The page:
Dave U. All good questions so I'll clarify, though this discussion was about double wall freestanding tents and not about me.
The TT Notch looks like a fine double wall tent, but still isn't freestanding like all the other tents in the review, therefore not appropriate for comparison. When I think freestanding, I think of a tent that can be securely pitched on a hard surface without the use of stakes, like the huge granite slabs on the PCT in CA or the wooden tent platforms in the White Mountains on the AT. There is over a 100 mile section of the AT that you have to use (some narrow exceptions) these wooden platforms making a UL shelter, requiring stakes, unable to be set up.
You seem to have taken my past statements on a BPL article out of context. Did you read the entire article and following comments before criticizing me? The author was comparing his heavy, mainstream, old school, internal framed pack with UL packs, therefore my comments were in context where your rude spewings here were not. Also Roger (that Author) has a tendency to bash all things American which is a button for me.
You did get me on the Tent slip up. I was wrong when I used the generic term tent to discribe the Skyscape. I consider the Skyscape to be a fine example of a light weight shelter. However, it was in context to that readers question asking how to get his big 3 under 3.5 pounds. Common sense dictates that he was asking about a UL shelter in order to keep his big 3 under 3.5 pounds. A 2 pound tent would not have worked in this equation.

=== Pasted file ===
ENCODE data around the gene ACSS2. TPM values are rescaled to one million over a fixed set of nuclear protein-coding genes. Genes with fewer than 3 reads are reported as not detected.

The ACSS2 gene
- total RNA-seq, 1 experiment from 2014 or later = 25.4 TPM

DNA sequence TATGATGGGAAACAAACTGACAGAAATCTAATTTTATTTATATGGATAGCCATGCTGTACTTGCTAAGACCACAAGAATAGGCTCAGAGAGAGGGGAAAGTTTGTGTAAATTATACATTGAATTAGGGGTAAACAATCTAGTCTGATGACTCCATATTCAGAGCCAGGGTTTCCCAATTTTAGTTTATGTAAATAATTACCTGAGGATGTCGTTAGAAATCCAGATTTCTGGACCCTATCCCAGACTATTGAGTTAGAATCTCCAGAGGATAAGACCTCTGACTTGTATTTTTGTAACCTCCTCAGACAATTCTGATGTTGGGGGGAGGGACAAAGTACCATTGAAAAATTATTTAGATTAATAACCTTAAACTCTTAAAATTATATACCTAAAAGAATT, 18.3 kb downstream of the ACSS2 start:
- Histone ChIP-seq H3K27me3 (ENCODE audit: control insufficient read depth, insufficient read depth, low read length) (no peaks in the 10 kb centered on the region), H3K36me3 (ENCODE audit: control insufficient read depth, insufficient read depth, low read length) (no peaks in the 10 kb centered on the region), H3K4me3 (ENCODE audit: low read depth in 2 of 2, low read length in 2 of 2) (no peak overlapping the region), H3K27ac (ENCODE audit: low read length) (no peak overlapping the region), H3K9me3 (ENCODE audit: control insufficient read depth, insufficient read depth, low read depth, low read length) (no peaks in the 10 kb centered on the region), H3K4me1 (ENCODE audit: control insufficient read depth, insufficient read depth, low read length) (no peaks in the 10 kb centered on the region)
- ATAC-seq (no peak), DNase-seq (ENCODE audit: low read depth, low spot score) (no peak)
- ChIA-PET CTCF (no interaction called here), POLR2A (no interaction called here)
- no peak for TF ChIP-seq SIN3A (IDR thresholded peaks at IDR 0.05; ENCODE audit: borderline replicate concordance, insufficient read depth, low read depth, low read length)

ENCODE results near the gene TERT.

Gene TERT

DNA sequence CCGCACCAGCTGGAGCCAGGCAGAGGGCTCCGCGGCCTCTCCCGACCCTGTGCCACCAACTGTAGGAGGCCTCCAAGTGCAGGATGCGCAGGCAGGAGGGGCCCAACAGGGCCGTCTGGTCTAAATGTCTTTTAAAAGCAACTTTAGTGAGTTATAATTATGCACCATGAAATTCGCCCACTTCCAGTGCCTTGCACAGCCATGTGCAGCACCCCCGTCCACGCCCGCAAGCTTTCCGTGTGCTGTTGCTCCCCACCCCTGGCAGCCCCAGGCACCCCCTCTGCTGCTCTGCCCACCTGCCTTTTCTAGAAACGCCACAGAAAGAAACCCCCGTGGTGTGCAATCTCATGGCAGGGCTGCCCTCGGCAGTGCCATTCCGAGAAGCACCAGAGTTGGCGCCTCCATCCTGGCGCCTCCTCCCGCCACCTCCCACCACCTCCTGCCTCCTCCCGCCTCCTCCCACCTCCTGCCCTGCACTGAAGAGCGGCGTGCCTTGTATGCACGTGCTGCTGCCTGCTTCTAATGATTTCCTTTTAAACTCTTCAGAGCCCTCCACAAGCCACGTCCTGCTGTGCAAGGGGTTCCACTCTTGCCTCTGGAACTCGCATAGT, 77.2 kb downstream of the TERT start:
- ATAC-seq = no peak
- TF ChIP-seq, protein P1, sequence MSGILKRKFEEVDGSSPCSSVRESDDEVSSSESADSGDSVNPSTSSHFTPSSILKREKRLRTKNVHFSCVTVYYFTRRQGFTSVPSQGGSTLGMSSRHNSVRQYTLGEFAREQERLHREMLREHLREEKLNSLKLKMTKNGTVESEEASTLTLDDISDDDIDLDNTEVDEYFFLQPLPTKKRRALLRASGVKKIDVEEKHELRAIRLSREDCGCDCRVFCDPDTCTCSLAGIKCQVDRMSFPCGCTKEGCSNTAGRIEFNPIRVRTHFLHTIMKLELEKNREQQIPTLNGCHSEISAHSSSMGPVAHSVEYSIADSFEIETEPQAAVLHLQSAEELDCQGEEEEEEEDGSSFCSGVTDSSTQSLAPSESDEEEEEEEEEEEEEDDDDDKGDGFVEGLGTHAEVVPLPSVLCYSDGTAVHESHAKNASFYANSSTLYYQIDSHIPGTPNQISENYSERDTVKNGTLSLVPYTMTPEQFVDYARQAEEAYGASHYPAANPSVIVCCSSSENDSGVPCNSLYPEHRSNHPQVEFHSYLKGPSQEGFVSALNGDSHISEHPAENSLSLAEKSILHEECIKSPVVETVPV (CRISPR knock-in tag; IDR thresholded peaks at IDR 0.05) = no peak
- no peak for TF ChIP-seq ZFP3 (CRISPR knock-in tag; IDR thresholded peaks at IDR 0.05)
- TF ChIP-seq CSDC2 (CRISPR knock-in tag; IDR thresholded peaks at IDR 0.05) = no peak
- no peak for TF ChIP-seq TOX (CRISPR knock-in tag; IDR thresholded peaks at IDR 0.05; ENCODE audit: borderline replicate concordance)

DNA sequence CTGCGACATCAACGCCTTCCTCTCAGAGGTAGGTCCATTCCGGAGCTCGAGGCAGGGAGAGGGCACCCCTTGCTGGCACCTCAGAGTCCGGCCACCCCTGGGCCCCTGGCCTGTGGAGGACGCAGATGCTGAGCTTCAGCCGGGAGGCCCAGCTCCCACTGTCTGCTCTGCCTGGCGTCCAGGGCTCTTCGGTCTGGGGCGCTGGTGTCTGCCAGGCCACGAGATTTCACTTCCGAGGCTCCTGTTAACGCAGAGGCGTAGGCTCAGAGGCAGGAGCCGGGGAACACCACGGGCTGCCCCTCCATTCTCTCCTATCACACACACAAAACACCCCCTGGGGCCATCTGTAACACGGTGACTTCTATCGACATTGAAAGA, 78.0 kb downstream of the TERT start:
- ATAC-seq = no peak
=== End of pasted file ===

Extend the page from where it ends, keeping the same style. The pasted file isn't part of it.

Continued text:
I will say that to those experienced with UL equipment, the tent review's title was confusing, but to those in that niche of the tent industry, 2 pounds is ultralight. You and I of course know better.
My varied experience has shown me the value for many types of gear and that no shelter or tent is always the answer for every situation, trail, weather, or terrain. Like sleeping bag temp ratings, you have to match the tent or shelter to the conditions of your adventure. That was my original point. Sometimes your anventure calls for a 6 oz cubin fiber tarp and some times you can afford the luxury of a 2 pound freestanding double wall tent. And when that time comes we will all thank Sean and BPL for comparing the differences without muddying the waters with incomparable UL shelters.